- Title: American War
- Author: Omar El Akkad
- Genre: Dystopian War Fiction
- Structure: Third-person linear narration bookended with first person narration
- First Line: “When I was young, I collected postcards.”
Synopsis: An audacious and powerful debut novel: a second American Civil War, a devastating plague, and one family caught deep in the middle a story that asks what might happen if America were to turn its most devastating policies and deadly weapons upon itself.
Sarat Chestnut, born in Louisiana, is only six when the Second American Civil War breaks out in 2074. But even she knows that oil is outlawed, that Louisiana is half underwater, and that unmanned drones fill the sky. When her father is killed and her family is forced into Camp Patience for displaced persons, she begins to grow up shaped by her particular time and place. But not everyone at Camp Patience is who they claim to be.
Eventually Sarat is befriended by a mysterious functionary, under whose influence she is turned into a deadly instrument of war. The decisions that she makes will have tremendous consequences not just for Sarat but for her family and her country, rippling through generations of strangers and kin alike.
I wanted this book to be a big hit for me. But, if I’m being honest, it was “eh”. It was a solid, middle-of-the-row novel, which actually isn’t bad considering this a debut novel. There are some points that I like about it. I think, in the future, I’d be willing to read more books written by Omar El Akkad. So, let’s get down to a couple points that I truly enjoyed about this book.
- It has a map. I know, so random! But I love when authors write about dystopian futures (or sci-fi) and include a map. I found myself referencing it several times during the novel. It’s tucked right up front and easy to find. You won’t be lost during this novel, which is a huge bonus for me.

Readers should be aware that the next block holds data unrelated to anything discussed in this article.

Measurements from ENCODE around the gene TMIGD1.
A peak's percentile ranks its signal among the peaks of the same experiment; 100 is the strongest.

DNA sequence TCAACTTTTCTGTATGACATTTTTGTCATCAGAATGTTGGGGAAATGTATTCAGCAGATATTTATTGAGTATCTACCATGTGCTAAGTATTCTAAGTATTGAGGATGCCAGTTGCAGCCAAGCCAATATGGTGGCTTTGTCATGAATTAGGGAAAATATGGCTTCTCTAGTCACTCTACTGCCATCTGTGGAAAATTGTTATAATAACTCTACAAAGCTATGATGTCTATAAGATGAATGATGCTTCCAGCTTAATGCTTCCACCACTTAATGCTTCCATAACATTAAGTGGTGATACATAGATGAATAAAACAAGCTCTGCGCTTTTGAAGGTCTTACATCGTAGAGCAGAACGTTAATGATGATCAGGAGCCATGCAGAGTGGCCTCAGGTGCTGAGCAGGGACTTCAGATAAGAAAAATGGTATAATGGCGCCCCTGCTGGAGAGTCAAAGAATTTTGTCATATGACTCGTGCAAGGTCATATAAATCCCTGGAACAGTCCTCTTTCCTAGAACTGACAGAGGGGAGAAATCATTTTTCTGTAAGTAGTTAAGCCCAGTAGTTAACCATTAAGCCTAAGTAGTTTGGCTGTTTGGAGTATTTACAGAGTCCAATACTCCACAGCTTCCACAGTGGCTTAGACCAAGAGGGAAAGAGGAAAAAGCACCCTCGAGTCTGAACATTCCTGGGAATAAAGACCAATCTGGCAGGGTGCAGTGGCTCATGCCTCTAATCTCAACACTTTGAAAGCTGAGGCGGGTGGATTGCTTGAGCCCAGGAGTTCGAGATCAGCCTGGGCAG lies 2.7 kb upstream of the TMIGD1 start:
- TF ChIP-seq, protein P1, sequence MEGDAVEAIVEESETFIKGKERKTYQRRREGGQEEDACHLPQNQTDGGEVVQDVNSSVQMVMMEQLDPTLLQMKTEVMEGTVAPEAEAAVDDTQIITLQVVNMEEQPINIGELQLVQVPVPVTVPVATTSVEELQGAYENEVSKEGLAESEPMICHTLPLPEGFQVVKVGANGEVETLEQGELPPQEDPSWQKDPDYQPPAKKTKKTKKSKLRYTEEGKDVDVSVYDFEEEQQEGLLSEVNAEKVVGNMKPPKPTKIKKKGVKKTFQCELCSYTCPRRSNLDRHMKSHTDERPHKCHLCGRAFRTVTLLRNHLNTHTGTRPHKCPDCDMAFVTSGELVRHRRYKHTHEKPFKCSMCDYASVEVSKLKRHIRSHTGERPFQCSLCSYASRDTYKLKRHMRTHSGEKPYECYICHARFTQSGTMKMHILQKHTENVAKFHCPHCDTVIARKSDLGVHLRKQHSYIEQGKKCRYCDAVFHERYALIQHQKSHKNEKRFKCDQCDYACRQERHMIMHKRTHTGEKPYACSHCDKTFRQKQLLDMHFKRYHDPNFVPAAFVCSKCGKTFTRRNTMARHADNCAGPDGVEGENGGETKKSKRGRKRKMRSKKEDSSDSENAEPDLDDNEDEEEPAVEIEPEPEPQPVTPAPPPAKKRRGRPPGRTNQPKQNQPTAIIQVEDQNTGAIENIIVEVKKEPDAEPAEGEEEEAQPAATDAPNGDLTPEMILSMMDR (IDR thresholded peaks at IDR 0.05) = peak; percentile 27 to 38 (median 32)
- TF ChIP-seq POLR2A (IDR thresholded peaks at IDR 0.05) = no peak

- Omar El Akkad is a great writer. I was immediately drawn in by the way he wrote. In fact, there’s parts in the book that are meant to act as excerpts from newspapers and books (which is very creative, by the way). I was so impressed by these mini-pieces that I assumed that he maybe had a professional journalist write those parts. Low and behold, he is a professional journalist! I love authors with interesting backgrounds, especially when they put them to work and use them to their advantage.
- Going off the unique perspective, the main character is the antagonist. This is a tricky situation to do well. Most of the time, when authors attempt this, it comes out cliche, boring, and cheesy. The main character was none of these things. I always appreciate a good villain, especially when it’s the main perspective.
- This book is bold. It addresses things we are experiencing as a nation in the US without reserve. It makes for a fascinating read because you can actually witness how one goes down the road into destruction and terrorism. This is not a perspective many of us get to see in the US. In a way, it makes sense of the senseless (does not make it right, which even the author states, but it gives a story).
Being that this is a middle-of-the-row novel for me, there are plenty of things the fall under the “meh” column for me. First, and this being a personal opinion that’s not necessarily going to be yours, dystopian societies disturb me. I can read horror stories, scary ghost stories, suspense, thrillers, mystery and not bat an eyelash. Dystopian stories that portray the current world in the near future? Yeah, those things haunt me. This is not a beach read.